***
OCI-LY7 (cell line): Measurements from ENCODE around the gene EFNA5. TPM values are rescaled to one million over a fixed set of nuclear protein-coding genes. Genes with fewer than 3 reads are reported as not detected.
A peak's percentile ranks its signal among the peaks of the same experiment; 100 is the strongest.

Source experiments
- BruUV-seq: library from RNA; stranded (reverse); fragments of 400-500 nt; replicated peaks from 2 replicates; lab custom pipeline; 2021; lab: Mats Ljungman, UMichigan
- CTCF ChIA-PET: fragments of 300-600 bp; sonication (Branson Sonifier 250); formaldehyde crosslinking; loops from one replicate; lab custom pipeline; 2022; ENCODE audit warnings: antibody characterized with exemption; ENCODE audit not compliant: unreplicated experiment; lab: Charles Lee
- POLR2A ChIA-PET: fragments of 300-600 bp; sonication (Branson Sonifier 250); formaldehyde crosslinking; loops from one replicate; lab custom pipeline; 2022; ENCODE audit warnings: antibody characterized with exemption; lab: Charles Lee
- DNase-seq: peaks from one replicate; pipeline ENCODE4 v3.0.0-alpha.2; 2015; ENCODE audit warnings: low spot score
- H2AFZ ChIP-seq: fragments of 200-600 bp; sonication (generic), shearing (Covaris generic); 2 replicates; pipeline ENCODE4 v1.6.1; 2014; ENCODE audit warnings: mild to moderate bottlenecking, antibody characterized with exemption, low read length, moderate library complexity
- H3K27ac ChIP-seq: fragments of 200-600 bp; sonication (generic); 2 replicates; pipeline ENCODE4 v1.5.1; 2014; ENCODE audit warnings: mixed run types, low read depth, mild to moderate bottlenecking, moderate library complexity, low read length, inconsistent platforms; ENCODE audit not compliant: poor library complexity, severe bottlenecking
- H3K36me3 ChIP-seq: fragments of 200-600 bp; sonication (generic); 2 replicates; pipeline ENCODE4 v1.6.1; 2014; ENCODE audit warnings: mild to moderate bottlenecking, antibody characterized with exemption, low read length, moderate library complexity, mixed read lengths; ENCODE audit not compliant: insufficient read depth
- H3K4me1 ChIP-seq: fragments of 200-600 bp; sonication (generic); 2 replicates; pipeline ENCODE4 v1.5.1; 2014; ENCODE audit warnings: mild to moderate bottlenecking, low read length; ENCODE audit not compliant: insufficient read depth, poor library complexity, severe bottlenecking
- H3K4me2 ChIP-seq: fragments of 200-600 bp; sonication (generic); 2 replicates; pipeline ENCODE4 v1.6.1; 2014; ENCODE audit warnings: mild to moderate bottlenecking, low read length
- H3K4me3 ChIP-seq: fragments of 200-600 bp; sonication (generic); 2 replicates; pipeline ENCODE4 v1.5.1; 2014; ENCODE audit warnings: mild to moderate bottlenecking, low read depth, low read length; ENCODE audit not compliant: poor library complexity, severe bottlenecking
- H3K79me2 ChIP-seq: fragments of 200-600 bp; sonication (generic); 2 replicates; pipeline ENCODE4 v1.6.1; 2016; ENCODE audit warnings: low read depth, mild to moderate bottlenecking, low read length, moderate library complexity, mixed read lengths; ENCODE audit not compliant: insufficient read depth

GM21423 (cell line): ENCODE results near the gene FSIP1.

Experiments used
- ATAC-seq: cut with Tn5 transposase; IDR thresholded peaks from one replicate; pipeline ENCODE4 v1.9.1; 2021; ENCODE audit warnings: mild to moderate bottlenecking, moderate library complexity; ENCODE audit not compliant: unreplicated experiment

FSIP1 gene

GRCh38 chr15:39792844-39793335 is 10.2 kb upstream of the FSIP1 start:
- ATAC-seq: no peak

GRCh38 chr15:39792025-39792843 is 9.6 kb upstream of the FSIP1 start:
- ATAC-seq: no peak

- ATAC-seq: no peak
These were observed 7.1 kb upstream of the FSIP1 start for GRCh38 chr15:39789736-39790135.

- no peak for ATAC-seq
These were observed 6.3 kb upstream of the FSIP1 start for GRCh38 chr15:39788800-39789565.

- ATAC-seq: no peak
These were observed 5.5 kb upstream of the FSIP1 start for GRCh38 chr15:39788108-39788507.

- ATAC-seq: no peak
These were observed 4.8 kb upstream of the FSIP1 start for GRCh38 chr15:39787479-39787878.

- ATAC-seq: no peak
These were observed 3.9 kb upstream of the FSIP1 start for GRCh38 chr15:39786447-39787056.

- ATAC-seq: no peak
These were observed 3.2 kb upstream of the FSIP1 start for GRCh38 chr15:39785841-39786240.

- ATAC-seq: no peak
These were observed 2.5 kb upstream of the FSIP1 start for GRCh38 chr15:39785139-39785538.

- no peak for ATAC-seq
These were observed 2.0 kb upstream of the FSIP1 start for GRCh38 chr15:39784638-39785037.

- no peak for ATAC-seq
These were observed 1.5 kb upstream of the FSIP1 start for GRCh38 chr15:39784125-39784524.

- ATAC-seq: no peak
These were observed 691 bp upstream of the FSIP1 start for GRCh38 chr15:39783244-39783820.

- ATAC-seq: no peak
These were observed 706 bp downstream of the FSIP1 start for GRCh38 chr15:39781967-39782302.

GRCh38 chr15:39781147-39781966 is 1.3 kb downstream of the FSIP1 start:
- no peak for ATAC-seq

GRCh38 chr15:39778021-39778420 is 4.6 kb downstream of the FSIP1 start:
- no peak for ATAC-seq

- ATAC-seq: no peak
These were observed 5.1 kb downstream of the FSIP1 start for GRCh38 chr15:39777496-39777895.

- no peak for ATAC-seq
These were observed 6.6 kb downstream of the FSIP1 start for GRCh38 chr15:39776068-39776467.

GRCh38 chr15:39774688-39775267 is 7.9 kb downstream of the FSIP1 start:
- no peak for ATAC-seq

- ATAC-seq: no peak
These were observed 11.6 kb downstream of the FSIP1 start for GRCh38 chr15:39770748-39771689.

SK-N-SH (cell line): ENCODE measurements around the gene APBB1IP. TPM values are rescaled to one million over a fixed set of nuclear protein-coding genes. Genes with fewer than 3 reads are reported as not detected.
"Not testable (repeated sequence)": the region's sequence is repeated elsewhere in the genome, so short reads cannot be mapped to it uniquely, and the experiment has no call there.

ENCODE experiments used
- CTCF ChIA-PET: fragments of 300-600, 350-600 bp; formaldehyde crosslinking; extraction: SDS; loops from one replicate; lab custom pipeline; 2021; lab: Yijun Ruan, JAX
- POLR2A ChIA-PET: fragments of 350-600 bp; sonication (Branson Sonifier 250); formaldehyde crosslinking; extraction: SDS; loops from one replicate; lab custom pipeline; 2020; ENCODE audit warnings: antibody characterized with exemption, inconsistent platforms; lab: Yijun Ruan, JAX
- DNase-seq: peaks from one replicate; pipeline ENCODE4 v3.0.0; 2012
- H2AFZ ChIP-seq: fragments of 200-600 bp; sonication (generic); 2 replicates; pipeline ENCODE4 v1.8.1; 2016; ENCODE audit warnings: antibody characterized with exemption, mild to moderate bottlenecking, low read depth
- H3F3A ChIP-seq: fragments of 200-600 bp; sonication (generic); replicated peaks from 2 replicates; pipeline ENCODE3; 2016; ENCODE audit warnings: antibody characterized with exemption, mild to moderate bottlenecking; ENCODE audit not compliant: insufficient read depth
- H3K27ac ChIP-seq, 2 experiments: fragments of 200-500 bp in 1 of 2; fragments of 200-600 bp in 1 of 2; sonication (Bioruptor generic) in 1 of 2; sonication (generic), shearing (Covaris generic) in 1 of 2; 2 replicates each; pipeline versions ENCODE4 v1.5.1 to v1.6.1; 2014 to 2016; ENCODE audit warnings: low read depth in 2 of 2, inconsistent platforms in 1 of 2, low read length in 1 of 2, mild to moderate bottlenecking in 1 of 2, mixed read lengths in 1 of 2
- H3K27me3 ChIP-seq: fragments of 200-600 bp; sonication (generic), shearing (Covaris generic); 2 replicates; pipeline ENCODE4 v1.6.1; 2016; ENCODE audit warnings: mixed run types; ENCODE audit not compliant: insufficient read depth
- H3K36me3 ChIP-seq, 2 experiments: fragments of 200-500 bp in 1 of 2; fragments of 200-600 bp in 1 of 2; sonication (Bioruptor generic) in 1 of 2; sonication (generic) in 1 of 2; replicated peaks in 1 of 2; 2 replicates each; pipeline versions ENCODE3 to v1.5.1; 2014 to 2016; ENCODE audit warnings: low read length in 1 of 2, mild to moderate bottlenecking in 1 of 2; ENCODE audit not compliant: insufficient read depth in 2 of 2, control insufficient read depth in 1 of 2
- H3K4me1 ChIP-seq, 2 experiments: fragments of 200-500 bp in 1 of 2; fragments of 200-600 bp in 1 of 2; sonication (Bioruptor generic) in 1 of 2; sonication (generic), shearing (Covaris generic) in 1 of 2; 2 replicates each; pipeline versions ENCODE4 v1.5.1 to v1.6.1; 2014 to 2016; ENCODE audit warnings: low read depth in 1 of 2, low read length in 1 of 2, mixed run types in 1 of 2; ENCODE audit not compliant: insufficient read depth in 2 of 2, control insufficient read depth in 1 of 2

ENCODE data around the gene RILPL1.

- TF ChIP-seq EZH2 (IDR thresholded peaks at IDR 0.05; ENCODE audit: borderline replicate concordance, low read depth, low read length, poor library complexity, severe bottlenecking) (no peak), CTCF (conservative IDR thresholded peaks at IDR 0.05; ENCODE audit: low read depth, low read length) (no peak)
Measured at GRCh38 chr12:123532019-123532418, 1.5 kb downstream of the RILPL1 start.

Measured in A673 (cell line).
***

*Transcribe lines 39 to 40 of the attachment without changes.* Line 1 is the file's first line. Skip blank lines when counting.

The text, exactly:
- no peak for ATAC-seq
These were observed 1.5 kb upstream of the FSIP1 start for GRCh38 chr15:39784125-39784524.